By using this site, you agree to our updated Privacy Policy and our Terms of Use. Manage your Cookies Settings.
443,908 Members | 1,892 Online
Bytes IT Community
+ Ask a Question
Need help? Post your question and get tips & solutions from a community of 443,908 IT Pros & Developers. It's quick & easy.

str.title question after '

P: n/a
I have a text in ascii. I use the ' for an apostroph. The problem is
this gives problems with the title method. I don't want letters
after a ' to be uppercased. Here are some examples:

argument result expected

't smidje 'T Smidje 't Smidje
na'ama Na'Ama Na'ama
al pi tnu'at Al Pi Tnu'At Al Pi Tnu'at
Is there an easy way to get what I want?

Should the current behaviour condidered a bug?
My would be inclined to answer yes, but that may be
because this behaviour would be wrong in Dutch. I'm
not so sure about english.

--
Antoon Pardon
Nov 13 '06 #1
Share this Question
Share on Google+
3 Replies


P: n/a
Antoon Pardon wrote:
I have a text in ascii. I use the ' for an apostroph. The problem is
this gives problems with the title method. I don't want letters
after a ' to be uppercased. Here are some examples:

argument result expected

't smidje 'T Smidje 't Smidje
na'ama Na'Ama Na'ama
al pi tnu'at Al Pi Tnu'At Al Pi Tnu'at
Is there an easy way to get what I want?
Depends on your definition of "easy". Writing your own function that
will regard the apostrophe as a letter would be "easy" in my book.
>
Should the current behaviour condidered a bug?
Its limitations could use some documentation.
My would be inclined to answer yes, but that may be
because this behaviour would be wrong in Dutch. I'm
not so sure about english.
It's not very appropriate for English, either:

| >>"didn't".title()
| "Didn'T"

It's OK for the English way of writing Irish surnames e.g. O'Brien, but
not IMHO very good behaviour for anything else.

The docs say: "Return a titlecased version of the string: words start
with uppercase characters, all remaining cased characters are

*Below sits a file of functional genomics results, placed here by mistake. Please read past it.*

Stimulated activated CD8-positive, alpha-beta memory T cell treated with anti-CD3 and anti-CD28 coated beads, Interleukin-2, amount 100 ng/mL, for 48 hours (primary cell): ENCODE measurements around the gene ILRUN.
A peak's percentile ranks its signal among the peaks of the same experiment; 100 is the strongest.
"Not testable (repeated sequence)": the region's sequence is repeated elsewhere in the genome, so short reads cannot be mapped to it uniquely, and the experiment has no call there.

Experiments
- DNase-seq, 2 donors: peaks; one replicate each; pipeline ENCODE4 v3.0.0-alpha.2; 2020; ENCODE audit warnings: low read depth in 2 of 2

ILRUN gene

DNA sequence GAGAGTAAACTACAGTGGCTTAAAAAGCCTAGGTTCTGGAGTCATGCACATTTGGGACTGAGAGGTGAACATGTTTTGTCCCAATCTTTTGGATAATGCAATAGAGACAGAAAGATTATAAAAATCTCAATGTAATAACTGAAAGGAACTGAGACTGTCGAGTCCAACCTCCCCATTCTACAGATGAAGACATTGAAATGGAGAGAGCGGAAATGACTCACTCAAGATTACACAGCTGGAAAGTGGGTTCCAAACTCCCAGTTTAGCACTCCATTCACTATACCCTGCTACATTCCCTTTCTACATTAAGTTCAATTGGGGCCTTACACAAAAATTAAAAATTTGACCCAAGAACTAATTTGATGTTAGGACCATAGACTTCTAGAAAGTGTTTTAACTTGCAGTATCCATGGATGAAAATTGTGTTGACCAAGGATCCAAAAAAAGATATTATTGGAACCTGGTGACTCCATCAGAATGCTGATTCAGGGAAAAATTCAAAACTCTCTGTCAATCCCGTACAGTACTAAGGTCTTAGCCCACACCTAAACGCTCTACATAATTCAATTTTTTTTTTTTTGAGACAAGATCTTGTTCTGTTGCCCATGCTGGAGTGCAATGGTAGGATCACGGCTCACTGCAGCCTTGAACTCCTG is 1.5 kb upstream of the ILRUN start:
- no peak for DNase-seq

lowercase." Evidently the definition of "word" is the culprit.

Doing titlecasing properly depends heavily on the language/locale and
what data you are working on. For example, in the UK and anywhere that
Scots have migrated in reasonable numbers, you would probably want to
do McDonald and MacDonald. Avoiding nonsenses like MacE and MacHin :-)
takes some effort and a look-up table, and may not be cost-effective.

A related problem: some people mistakenly try too hard to correct
perceived data entry errors and also produce nonsenses -- a colleague
of Dutch extraction occasionally received mail addressed to Mr O'Belt
:-)

Cheers,
John

Nov 13 '06 #2

P: n/a

Antoon Pardon wrote:
I have a text in ascii. I use the ' for an apostroph. The problem is
this gives problems with the title method. I don't want letters
after a ' to be uppercased. Here are some examples:

argument result expected

't smidje 'T Smidje 't Smidje
na'ama Na'Ama Na'ama
al pi tnu'at Al Pi Tnu'At Al Pi Tnu'at
Is there an easy way to get what I want?
def title_words(s):
words = re.split('(\s+)', s)
return ''.join(word[0:1].upper()+word[1:] for word in words)
>
Should the current behaviour condidered a bug?
I believe it follows definition of \w from re module.
My would be inclined to answer yes, but that may be
because this behaviour would be wrong in Dutch. I'm
not so sure about english.
The problem is more complicated. First of all, why title() should be
limited to human languages? What about programming languages? Is
"bar.bar.spam" three tokens or one in a foo programming language? There
are some problems with human languages too: how are you going to
process "out-of-the-box" and "italian-american"?

-- Leo

Nov 13 '06 #3

P: n/a
Leo Kislov wrote:
>Is there an easy way to get what I want?

def title_words(s):
words = re.split('(\s+)', s)
return ''.join(word[0:1].upper()+word[1:] for word in words)
nit: to work well also for Unicode strings using arbitrary alphabets,
you should use title() instead of upper(). a naive upper() will do the
wrong thing in some cases, as can be seen in the following example:
>>u = u"\u01C9"
unicodedata.name(u)
'LATIN SMALL LETTER LJ'
>>unicodedata.name(u.upper())
'LATIN CAPITAL LETTER LJ'
>>unicodedata.name(u.title())
'LATIN CAPITAL LETTER L WITH SMALL LETTER J'

</F>

Nov 13 '06 #4

This discussion thread is closed

Replies have been disabled for this discussion.